At that point many people in the audience that did not know who he really was rolled their eyes and said to themselves, ah another bible clutching fanatic!... most missed the significance of what the gentleman was asking... that is was they any reason at all India would not use this material against the US..

The man was reflecting a very deep-seated fear in US psychology - that someone would do unto them... what they did unto Japan. The NPA feed on this fear and are experts at inventing reasons to fear the Indian program. This proposed FBR weapons use is nothing more than the NPA's fear mongering.

Once the FBRs' IPR sensitivity declines (for example if India puts in place anti-theft measures) the FBR program will be just another reactor and at that point if it is fueled with imported fuels, it will be put before the IAEA, just like all of India's power producing CANDUs are.

 
At 7:42 PM, Anonymous Anonymous said...

Maverick,

You really are clueless about nuclear matters. Let's examine your rant:

"Barring the fantastically stupid and extremely gullible no one takes this U-233 suggestion seriously."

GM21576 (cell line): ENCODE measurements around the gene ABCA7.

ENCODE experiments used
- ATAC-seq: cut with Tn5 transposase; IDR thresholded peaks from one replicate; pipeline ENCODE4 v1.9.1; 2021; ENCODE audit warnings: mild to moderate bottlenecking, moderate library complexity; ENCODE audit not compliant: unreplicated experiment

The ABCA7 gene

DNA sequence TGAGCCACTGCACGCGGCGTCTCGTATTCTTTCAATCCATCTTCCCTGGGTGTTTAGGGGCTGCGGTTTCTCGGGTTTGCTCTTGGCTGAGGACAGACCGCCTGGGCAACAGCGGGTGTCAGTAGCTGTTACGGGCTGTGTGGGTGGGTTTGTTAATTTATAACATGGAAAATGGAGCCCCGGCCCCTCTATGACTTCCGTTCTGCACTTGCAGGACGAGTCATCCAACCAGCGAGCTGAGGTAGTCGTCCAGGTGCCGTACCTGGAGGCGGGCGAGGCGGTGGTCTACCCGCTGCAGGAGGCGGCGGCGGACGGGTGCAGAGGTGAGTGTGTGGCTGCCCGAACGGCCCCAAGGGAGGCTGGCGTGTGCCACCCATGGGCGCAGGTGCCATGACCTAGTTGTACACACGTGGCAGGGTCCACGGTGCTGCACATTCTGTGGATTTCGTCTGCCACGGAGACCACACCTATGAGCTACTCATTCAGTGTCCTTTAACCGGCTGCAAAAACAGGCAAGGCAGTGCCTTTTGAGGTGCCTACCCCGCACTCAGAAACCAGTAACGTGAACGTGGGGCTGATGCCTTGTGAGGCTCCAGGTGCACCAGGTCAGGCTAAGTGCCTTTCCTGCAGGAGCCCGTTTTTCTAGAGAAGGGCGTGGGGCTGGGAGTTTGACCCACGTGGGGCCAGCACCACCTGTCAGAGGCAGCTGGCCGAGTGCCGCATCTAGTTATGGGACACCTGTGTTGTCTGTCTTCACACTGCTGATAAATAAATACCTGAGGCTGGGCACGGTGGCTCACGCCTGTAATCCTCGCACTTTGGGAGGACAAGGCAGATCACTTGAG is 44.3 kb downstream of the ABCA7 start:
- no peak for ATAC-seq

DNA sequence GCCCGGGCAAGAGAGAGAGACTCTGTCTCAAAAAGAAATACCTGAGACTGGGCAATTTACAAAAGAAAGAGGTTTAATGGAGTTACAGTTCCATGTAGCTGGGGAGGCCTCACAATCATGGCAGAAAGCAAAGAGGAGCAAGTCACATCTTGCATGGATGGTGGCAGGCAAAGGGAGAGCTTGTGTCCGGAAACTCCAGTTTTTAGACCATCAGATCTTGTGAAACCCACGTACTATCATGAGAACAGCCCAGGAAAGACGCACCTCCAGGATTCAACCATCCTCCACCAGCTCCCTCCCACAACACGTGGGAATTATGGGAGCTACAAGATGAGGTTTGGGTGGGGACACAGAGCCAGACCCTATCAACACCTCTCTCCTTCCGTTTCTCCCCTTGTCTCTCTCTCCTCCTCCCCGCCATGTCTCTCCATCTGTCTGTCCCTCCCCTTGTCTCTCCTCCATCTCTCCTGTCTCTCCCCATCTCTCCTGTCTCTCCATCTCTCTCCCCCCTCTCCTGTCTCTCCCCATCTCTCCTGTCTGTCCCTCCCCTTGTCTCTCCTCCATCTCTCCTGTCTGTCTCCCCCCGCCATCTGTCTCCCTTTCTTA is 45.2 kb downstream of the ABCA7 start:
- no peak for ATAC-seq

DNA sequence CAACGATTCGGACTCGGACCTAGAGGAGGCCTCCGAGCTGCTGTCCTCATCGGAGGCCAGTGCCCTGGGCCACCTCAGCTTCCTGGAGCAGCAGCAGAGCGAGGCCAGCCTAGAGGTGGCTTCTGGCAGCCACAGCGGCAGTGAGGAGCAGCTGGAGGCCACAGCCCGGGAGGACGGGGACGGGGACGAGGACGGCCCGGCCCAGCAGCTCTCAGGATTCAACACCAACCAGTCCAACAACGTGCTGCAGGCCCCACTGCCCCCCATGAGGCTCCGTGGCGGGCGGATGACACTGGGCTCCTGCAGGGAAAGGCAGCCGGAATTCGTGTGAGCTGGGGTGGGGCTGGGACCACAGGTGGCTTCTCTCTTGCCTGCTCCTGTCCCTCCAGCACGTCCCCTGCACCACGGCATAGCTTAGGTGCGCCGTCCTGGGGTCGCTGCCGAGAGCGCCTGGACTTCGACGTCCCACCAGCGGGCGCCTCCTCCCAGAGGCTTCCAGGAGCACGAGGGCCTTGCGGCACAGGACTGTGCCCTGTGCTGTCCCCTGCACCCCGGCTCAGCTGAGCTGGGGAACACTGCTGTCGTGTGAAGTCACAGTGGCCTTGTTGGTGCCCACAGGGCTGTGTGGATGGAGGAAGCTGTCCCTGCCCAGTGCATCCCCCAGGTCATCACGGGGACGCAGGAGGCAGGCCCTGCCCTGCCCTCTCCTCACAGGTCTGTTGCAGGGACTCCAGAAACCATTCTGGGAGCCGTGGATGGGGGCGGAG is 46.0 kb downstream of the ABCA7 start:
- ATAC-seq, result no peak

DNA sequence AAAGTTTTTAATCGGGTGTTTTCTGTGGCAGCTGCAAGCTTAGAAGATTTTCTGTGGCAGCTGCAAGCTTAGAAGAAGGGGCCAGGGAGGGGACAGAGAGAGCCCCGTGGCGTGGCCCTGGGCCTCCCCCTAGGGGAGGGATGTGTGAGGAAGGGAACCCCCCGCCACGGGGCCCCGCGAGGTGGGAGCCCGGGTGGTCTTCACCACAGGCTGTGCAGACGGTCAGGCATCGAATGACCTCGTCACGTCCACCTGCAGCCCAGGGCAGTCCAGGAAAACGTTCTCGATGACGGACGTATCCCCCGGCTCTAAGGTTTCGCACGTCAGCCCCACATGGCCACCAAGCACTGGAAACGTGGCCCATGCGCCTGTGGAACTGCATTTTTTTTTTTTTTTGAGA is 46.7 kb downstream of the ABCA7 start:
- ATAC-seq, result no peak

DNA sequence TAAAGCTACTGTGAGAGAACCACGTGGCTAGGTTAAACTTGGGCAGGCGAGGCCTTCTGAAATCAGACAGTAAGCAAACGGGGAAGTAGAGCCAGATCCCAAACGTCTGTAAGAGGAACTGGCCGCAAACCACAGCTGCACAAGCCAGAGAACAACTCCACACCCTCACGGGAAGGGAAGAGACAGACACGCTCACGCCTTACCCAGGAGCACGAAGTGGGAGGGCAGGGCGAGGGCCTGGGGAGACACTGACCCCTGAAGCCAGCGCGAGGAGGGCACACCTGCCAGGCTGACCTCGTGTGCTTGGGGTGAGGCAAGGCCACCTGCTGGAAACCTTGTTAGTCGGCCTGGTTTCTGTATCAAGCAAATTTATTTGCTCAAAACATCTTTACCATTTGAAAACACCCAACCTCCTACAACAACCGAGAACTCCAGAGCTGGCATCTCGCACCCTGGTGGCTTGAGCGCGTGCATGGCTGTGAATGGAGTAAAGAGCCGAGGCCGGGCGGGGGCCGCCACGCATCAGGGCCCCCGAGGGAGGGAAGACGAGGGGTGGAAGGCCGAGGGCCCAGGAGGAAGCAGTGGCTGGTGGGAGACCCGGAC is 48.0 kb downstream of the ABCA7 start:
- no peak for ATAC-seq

As far as I can tell, you are the one who raised this U-233 bogey and are not flailing your arms denying it. Get a clue. Calling yourself stupid and gullible is not very useful among grown-ups.

The FBR's military potential is in breeding of Plutonium. So please stuff this U-233 rant and pay attention, please.

 
At 9:29 AM, Blogger maverick said...

Anonymous,

Little knowledge my friend is a very dangerous thing.

You seem extra ordinarily keen to miss my point. I am repeating it below in the hope I finally get through to you.

Sure there is Pu-239, U-235 and U-233 in fuel elements of any reactor but in the FBR there is also sufficient quantities of other nasty things that make getting only the weapons related fissile material out very costly. Even the mere cost of handling spent fuel bundles from the FBR in a safe way is quite prohibitive at the present time and will be justifiable if we can get enough electricity out of the next stage. This is what Dr. Kakodkar was talking about when he mentioned proliferation resistance of India's fuel cycle.

Leaving out economics, anything can be used to make weapons grade material. You can breed all sorts of things in a reactor, you just can't extract them from there in any levels of purity by ways that make economic sense!

Sure if you are driven by a fear of being nuked by your own shadow.. as America is, then you ignore economics to make as many bombs as you can, perhaps even more bombs then you can actually safely store. However if you are like India which has no such fears, then you don't waste time and effort on economically unviable rubbish and you stick with what you know works and works cheaply.